When we think of modern slavery, we think of Hollywood blockbusters such as Taken or 12 years a Slave, which use certain aesthetics to appeal to their respective audiences and their emotivism. The indisputable significance of media entertainment surely bridges a gap of information literacy by attracting people who might want to find out more about certain social justice issues of the past and present. However, complications arise when the media’s illustrations of social justice issues are not as nuanced as reality. For example, in part thanks to the media, we associate “victim” with women and girls just as often as we make associations of “offender” with men and young boys, yet men and boys can also be victims. These are some of the implicit biases or underlying stereotypes that hinder our society from achieving equality. Modern slavery is a common threat within our global community—not only by way of the crime’s obvious violation of human rights, but also via the additional threat it poses when it comes to national security and the international crimes of terrorism and armed conflict.
HOW HUMAN TRAFFICKING ADVANCES TERRORISM
The International Labour Organization (ILO) reminds us that in 2016 an estimated 40.3 million men, women, and children were trapped in the cycles of modern slavery. We are confronting an epidemic that sees the lives of those in the human trafficking industry devalued in a gruesome manner. However, despite the crime’s pervasiveness, we still fail to understand the in-depth causes of the crime.
Understanding transnational organised crimes, such as human trafficking and the extensive role it plays in defining victimhood, would mean understanding their hybrid relationships with terrorism networks. According to the United Nations Counter-Terrorism Security Council Committee Executive Directorate (CTED), human trafficking as a terrorist tactic is practiced by various militant groups to achieve strategic objectives. The objectives are aimed to decimate certain communities as well as institutionalise sexual violence—like, for example, the Islamic State of Iraq and the Levant (ISIL)’s targeting of the Yazidi.
Militant groups have used human trafficking to forcibly recruit children and further the legacy of their representative organisations. As the United Nations Counter-Terrorism Security Council Committee Executive Directorate (CTED) confirmed, victims are usually trafficked, recruited, indoctrinated, and trained to fight alongside terrorists who have more experience in the group. Young boys and men account for a high number of child recruitments in terror organisations, in which they find themselves used as child soldiers, suicide bombers, human shields, cooks, and messengers. Young girls and women are often forcibly recruited alongside their male counterparts.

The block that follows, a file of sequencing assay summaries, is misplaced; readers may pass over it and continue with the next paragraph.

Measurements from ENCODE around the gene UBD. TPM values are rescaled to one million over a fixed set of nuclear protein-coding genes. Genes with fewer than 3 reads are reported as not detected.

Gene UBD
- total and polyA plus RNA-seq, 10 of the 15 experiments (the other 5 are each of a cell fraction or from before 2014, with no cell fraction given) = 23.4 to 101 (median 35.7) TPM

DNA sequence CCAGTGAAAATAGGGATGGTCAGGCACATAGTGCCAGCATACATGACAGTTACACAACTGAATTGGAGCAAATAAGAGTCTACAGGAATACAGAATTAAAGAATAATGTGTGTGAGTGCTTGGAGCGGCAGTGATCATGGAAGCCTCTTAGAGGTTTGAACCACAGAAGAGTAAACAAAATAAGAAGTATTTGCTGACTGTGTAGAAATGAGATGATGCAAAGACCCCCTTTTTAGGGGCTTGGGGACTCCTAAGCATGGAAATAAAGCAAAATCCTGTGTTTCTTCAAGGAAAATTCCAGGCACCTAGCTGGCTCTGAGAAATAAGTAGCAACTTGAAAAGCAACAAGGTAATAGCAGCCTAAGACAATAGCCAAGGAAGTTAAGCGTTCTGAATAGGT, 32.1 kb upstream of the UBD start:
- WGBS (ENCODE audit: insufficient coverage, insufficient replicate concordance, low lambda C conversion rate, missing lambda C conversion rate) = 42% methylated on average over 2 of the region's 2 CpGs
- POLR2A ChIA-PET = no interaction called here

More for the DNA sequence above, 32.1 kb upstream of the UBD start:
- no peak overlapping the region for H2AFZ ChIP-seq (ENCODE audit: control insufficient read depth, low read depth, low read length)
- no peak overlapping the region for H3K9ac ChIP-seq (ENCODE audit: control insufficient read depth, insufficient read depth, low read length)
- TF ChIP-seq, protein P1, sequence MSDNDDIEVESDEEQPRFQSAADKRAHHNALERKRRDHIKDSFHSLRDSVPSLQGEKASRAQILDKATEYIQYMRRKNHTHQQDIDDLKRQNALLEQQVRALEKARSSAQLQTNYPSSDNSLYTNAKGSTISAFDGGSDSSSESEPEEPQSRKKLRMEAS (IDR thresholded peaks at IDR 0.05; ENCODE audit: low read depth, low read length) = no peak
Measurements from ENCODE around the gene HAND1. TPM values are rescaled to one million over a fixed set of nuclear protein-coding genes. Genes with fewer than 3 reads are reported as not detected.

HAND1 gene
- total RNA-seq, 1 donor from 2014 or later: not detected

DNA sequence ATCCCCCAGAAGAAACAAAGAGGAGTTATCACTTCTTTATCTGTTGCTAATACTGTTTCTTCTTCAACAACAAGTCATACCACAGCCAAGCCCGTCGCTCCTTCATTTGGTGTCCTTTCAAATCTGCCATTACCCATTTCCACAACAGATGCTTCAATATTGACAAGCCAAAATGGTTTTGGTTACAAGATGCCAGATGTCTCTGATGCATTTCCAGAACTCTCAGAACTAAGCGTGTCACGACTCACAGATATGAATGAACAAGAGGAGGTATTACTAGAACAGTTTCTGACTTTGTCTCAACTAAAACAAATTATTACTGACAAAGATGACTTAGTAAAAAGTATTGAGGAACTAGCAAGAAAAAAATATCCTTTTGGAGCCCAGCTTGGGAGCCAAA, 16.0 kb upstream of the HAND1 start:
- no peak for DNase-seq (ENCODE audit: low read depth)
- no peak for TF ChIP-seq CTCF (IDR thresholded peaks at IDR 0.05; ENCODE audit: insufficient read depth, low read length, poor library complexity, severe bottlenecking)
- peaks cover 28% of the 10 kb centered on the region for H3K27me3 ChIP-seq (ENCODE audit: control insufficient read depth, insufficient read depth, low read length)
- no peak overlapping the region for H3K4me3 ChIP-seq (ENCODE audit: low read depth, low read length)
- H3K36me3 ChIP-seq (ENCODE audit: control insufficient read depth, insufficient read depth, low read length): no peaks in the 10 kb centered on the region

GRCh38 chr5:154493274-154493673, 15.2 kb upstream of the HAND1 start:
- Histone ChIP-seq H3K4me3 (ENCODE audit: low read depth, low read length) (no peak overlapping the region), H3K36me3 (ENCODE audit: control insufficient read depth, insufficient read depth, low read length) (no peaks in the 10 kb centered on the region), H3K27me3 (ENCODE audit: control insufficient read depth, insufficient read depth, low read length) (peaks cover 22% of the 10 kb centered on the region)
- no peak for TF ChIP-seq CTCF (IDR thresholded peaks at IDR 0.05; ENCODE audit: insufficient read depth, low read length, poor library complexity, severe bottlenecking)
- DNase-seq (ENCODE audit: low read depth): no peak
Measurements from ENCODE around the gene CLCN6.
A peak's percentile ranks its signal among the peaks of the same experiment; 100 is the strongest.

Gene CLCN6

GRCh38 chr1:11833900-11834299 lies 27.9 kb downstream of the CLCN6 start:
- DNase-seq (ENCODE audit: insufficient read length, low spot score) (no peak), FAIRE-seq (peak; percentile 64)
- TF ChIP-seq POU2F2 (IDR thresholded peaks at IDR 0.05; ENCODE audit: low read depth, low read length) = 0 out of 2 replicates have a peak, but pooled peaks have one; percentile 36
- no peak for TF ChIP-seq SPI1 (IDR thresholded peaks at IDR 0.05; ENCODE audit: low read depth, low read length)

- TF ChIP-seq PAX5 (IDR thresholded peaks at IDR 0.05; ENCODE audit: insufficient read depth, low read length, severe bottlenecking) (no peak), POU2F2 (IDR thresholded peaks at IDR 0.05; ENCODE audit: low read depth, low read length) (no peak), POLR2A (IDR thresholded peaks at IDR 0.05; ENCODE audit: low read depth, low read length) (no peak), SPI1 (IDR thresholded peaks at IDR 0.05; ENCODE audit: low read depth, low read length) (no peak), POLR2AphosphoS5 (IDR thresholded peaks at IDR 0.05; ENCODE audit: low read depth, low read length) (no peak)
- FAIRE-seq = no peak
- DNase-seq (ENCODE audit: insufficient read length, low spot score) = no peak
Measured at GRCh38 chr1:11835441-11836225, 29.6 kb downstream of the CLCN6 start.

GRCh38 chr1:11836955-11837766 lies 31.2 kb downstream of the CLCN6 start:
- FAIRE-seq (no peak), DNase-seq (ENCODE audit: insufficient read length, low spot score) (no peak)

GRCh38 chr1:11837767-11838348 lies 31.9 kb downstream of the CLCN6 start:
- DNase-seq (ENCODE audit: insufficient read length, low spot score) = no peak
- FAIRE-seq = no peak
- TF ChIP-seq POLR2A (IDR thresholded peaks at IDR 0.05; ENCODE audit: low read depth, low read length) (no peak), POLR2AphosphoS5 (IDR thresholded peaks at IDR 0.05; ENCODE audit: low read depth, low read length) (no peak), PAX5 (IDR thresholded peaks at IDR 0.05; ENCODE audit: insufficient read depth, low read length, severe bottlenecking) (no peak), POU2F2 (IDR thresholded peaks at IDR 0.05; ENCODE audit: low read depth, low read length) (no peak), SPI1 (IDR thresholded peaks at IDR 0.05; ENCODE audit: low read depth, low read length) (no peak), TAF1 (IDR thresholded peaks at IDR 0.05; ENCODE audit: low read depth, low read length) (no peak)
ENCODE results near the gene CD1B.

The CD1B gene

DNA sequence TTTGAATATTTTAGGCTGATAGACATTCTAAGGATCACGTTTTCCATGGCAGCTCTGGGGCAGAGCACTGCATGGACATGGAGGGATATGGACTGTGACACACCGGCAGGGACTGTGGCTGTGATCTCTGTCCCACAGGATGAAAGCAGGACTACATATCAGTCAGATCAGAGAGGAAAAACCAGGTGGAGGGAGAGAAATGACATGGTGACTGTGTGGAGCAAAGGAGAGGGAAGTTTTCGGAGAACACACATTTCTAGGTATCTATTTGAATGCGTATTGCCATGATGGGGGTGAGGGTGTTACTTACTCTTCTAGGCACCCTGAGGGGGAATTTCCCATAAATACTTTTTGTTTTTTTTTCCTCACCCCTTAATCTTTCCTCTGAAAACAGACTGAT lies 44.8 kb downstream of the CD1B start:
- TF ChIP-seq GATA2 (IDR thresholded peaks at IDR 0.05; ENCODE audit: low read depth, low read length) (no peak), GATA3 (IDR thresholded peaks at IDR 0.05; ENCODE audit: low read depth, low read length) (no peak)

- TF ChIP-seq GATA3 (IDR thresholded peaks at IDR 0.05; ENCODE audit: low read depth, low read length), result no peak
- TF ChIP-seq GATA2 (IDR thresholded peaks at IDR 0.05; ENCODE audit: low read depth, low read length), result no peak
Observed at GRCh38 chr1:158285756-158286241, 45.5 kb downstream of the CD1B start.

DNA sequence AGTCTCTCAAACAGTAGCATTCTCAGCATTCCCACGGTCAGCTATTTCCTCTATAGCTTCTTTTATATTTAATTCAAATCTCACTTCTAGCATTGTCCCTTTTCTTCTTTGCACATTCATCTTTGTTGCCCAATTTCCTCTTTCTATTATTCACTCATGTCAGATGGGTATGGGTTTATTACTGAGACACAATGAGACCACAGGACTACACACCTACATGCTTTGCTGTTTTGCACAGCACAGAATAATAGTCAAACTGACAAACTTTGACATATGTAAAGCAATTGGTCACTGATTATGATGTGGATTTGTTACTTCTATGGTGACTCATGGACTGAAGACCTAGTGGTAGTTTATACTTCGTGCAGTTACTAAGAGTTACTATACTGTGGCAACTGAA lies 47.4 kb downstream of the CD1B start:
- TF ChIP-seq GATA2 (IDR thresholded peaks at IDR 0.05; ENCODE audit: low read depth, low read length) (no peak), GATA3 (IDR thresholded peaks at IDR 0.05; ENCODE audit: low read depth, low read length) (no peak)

Sexual violence, similarly, is a rising concern among boys and young men trapped into these circumstances, as highlighted at the United Nations Security Council (UNSC). Sexual violence, whether targeting male or female victims, is usually centered around the empowerment of the offenders and the disempowerment of the victims. Victim-centered approaches to combatting trafficking therefore play a significant role in how we deal with victims of human trafficking.
THE LACK OF PROGRAMME INCENTIVES FOR MALE VICTIMS DEMANDS PRIORITY
Legal frameworks, media, and society rarely recognise boys and men as victims. Instead, male victims are met with stigmatisation from communities and entities involved. Ian Bradbury, Founder of The Lost Boys of the 21st Century, an organisation that addresses the reintegration of male youth victims from conflict areas, spoke about the importance of rehabilitating young boys and men from traumatic experiences. Bradbury emphasised in his TEDx video that male victims are often rejected from post-conflict rehabilitation programs that are centered around the wellbeing of girls and young women. It is because of such a phenomenon that the cycle of violence continues, and the weakened male victim is more likely to become a perpetrator at a later stage. The burden of not recognising young boys as victims and perpetuating stigma is detrimental to progress in the field of human rights and equality-centered approaches.
There is a growing recognition of male victims caught between the nexus of human trafficking, terrorism, and sexual violence; however, more needs to be done to implement measures to ensure gender bias is not prevalent in our fight for equality. Evidence indicates detailed consideration for both genders needs to be at the center of our approach. Data surrounding the prevalence of human trafficking, sexual violence, and terrorism in the context of young boys and men remains underreported and misunderstood. Therefore, resources need to fill the current disconnect that permeates the fight for human rights.
Written by: Thobeka Gigaba
Published: Human Rights Pulse